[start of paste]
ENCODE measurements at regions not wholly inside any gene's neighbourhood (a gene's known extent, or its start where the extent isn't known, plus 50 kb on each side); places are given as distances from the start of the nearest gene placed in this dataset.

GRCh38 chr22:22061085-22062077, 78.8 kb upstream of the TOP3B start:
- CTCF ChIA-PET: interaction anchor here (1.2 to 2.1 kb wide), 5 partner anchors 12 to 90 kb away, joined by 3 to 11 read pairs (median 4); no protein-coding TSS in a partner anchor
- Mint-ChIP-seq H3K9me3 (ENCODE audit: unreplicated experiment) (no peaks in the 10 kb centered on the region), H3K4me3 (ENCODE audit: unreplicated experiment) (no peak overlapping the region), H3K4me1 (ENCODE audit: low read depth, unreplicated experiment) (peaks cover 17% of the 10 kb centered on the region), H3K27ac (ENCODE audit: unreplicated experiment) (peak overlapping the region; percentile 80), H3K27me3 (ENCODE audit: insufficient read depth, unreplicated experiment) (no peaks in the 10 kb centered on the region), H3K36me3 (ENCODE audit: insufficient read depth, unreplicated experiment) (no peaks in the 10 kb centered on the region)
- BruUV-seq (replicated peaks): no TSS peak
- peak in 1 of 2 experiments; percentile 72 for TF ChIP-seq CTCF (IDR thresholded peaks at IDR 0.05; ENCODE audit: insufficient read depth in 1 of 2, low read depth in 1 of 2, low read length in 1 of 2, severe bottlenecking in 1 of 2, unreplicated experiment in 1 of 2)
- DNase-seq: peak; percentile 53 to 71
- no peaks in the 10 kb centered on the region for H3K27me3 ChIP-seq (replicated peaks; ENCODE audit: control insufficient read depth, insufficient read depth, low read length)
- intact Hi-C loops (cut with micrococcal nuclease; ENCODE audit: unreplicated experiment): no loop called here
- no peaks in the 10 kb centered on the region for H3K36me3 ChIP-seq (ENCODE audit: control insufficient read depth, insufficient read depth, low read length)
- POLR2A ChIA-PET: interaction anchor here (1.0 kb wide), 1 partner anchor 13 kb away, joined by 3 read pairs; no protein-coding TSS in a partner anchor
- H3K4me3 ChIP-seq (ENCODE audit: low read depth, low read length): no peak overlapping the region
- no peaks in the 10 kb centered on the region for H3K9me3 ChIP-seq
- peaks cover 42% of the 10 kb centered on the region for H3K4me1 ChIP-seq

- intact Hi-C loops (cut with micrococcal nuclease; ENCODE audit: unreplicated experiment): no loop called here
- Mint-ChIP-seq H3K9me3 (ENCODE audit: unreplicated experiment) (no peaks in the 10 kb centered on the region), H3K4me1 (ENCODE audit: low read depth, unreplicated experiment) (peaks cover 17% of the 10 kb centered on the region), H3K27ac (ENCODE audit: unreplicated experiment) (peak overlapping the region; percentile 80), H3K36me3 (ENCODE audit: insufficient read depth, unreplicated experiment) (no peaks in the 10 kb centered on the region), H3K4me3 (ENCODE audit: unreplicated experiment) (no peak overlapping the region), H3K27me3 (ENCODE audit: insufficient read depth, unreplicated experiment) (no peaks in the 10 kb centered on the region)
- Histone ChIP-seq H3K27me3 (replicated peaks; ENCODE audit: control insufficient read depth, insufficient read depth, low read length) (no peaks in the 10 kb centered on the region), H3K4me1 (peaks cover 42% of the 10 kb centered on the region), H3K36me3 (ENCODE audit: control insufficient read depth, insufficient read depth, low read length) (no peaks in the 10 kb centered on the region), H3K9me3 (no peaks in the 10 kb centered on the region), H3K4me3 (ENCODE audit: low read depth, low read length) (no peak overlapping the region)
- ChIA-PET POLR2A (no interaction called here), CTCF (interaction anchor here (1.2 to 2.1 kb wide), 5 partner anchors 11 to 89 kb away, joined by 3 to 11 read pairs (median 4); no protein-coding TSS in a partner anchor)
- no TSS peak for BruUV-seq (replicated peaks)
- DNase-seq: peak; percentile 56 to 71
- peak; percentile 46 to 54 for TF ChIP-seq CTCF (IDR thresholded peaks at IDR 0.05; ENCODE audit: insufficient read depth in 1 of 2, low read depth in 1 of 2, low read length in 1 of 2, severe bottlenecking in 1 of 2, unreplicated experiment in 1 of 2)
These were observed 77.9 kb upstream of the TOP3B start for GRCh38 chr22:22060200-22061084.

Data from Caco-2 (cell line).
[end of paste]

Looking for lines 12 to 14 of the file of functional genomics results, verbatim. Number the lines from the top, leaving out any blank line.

- H3K4me3 ChIP-seq (ENCODE audit: low read depth, low read length): no peak overlapping the region
- no peaks in the 10 kb centered on the region for H3K9me3 ChIP-seq
- peaks cover 42% of the 10 kb centered on the region for H3K4me1 ChIP-seq